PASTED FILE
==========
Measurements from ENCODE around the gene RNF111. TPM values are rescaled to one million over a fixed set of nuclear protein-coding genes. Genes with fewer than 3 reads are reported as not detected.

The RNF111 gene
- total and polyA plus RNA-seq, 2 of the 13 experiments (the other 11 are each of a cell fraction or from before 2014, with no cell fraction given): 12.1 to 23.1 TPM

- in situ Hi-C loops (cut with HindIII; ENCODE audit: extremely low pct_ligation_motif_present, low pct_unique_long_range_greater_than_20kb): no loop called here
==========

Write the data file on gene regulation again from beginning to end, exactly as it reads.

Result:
Measurements from ENCODE around the gene RNF111. TPM values are rescaled to one million over a fixed set of nuclear protein-coding genes. Genes with fewer than 3 reads are reported as not detected.

The RNF111 gene
- total and polyA plus RNA-seq, 2 of the 13 experiments (the other 11 are each of a cell fraction or from before 2014, with no cell fraction given): 12.1 to 23.1 TPM

- in situ Hi-C loops (cut with HindIII; ENCODE audit: extremely low pct_ligation_motif_present, low pct_unique_long_range_greater_than_20kb): no loop called here